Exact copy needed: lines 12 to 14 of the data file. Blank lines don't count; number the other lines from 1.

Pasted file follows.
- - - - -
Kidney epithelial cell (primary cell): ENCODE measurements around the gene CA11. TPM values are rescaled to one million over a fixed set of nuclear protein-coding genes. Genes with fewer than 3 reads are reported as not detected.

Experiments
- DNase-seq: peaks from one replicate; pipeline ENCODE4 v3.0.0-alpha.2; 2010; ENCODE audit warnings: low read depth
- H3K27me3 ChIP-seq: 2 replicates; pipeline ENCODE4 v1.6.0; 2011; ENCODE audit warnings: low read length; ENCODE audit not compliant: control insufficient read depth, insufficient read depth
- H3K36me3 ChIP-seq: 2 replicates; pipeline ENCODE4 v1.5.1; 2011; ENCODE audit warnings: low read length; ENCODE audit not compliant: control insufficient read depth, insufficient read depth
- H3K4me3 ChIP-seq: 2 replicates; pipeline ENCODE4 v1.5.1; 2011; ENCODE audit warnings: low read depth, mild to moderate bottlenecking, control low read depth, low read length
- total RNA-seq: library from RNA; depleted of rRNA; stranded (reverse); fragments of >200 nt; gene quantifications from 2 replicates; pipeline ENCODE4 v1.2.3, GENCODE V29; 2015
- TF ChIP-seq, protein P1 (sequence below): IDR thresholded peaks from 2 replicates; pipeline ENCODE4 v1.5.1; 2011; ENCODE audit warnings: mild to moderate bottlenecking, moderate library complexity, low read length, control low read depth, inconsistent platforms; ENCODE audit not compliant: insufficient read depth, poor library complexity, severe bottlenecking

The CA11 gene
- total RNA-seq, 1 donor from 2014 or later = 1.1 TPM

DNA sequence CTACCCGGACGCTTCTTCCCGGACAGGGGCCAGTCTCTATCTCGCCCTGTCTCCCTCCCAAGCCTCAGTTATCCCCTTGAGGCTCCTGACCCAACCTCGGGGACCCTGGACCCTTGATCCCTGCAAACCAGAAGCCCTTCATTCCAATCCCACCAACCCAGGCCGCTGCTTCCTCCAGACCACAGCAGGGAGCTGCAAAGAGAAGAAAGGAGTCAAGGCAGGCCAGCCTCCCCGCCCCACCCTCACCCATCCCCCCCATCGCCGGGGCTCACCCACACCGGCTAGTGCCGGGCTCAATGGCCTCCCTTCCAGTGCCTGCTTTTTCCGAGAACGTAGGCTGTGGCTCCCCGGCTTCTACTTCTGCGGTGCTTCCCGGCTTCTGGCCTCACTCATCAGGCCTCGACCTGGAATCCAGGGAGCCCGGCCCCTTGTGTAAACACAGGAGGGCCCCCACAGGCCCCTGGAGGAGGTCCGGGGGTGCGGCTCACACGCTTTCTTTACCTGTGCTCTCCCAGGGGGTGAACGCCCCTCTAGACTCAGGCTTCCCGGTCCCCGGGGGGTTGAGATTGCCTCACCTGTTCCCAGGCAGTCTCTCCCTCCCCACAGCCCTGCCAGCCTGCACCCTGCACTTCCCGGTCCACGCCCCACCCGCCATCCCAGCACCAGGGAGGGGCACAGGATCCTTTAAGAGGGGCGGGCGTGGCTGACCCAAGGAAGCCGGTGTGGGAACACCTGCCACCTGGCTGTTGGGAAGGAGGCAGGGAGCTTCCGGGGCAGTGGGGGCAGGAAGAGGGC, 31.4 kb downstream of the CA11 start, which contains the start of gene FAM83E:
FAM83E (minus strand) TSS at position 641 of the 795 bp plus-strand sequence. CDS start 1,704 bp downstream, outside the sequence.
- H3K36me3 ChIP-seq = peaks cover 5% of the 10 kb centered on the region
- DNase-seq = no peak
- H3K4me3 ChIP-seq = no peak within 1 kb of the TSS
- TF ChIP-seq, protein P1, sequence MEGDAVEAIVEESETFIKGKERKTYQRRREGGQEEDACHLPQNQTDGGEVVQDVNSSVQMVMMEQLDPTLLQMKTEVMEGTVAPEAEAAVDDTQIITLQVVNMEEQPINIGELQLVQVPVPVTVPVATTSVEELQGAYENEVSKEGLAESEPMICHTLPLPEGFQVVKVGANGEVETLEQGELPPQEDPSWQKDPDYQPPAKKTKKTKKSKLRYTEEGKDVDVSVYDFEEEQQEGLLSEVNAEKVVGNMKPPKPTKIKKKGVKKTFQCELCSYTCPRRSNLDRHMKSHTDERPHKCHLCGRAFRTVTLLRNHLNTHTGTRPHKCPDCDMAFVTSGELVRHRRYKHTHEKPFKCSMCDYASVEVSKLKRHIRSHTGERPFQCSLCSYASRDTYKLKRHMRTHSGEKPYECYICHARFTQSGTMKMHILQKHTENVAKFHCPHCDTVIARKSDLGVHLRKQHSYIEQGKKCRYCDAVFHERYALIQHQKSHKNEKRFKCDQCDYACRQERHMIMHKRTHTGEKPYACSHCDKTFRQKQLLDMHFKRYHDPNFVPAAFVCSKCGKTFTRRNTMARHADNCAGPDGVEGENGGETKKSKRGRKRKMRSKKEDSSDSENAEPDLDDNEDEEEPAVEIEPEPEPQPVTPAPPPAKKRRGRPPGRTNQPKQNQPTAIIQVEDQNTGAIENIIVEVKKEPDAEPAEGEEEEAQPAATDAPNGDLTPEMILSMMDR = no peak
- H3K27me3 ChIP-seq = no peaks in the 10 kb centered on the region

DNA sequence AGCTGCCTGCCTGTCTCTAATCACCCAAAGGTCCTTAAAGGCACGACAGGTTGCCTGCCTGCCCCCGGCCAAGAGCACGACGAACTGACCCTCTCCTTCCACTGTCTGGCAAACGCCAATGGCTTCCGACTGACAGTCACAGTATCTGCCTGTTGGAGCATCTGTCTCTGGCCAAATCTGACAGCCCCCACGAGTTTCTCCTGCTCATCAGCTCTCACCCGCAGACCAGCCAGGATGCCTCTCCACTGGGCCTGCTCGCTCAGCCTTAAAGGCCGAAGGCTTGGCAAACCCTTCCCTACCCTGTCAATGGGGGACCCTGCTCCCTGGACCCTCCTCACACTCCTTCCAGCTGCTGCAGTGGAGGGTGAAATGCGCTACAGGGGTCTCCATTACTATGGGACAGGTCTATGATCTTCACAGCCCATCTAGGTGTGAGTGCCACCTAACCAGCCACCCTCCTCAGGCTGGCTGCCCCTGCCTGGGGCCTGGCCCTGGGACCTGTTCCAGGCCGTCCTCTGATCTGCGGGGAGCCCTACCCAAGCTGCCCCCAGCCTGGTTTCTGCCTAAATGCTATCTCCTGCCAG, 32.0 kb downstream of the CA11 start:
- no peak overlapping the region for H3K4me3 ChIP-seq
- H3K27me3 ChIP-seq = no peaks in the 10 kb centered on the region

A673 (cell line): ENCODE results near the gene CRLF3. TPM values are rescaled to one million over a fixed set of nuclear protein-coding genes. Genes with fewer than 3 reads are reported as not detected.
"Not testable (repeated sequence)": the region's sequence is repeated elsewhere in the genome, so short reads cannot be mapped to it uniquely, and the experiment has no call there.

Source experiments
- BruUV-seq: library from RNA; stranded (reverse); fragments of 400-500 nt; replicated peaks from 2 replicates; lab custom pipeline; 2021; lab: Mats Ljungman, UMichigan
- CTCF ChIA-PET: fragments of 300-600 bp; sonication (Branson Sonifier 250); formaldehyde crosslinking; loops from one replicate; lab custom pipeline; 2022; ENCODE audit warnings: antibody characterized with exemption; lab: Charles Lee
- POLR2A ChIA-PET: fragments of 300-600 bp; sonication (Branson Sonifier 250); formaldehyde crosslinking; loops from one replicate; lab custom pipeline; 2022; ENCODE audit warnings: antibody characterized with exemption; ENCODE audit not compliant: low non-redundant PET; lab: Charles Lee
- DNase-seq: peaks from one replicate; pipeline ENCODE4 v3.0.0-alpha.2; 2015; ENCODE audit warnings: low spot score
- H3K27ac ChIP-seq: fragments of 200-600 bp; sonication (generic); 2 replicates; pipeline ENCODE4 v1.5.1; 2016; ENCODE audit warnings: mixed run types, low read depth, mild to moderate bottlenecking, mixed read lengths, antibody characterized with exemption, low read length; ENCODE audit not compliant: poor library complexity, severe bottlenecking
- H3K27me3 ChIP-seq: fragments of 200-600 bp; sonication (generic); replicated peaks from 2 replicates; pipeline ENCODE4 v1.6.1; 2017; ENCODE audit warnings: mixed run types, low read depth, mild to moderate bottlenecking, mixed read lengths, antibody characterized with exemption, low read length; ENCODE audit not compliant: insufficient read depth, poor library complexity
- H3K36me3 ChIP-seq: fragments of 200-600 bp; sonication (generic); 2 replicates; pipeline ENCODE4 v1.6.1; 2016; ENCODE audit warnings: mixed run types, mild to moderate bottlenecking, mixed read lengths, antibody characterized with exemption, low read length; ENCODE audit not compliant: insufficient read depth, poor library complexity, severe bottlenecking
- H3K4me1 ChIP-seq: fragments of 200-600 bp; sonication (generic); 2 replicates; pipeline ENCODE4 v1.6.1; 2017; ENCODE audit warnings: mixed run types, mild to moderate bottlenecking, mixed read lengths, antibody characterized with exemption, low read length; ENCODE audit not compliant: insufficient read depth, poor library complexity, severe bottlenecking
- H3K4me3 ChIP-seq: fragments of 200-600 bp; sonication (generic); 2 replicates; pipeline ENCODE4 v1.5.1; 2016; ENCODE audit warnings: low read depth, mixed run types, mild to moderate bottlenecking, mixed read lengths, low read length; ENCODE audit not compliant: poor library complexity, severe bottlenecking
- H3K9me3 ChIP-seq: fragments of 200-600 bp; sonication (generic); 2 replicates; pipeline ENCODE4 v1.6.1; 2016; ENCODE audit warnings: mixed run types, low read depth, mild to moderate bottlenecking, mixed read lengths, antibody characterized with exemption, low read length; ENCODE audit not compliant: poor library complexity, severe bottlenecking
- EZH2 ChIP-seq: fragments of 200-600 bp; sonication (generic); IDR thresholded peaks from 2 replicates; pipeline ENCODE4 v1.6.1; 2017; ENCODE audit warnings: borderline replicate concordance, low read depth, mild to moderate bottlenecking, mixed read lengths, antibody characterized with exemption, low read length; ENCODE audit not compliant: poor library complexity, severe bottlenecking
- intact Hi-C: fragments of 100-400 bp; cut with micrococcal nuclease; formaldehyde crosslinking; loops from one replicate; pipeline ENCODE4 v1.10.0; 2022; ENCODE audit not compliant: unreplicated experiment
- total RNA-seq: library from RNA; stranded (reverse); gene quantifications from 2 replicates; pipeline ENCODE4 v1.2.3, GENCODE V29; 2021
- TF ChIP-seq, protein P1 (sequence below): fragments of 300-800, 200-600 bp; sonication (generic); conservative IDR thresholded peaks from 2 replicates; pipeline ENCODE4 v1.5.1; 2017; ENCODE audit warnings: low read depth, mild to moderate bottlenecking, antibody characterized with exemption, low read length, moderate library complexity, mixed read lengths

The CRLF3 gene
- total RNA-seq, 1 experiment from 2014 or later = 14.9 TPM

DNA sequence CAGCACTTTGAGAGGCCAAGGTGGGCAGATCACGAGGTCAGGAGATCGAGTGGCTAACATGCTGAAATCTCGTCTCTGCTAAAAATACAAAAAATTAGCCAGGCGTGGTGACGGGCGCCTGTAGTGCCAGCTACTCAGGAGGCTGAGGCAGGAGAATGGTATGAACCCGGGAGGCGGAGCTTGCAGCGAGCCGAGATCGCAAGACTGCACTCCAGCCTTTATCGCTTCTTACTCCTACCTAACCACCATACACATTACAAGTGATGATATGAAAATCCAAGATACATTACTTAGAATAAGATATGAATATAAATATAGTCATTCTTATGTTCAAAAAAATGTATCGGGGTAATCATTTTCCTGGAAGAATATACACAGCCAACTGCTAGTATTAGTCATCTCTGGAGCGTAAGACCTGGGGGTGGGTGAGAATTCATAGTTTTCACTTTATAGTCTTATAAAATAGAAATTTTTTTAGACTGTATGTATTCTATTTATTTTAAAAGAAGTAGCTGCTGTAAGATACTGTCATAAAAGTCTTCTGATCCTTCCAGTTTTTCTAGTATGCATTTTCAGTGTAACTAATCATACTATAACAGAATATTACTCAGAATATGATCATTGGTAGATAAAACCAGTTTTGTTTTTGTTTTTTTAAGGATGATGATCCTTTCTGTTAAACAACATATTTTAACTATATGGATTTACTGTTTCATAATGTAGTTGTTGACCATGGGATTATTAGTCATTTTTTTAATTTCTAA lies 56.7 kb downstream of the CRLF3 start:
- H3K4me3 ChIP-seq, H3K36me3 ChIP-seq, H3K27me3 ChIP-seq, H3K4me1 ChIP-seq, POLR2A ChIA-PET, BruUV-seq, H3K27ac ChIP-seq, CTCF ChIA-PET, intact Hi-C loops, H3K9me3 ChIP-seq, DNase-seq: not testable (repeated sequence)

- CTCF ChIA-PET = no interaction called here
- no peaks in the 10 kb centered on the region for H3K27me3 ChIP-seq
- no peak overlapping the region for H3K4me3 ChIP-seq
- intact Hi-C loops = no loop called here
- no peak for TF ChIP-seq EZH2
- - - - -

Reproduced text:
FAM83E (minus strand) TSS at position 641 of the 795 bp plus-strand sequence. CDS start 1,704 bp downstream, outside the sequence.
- H3K36me3 ChIP-seq = peaks cover 5% of the 10 kb centered on the region
- DNase-seq = no peak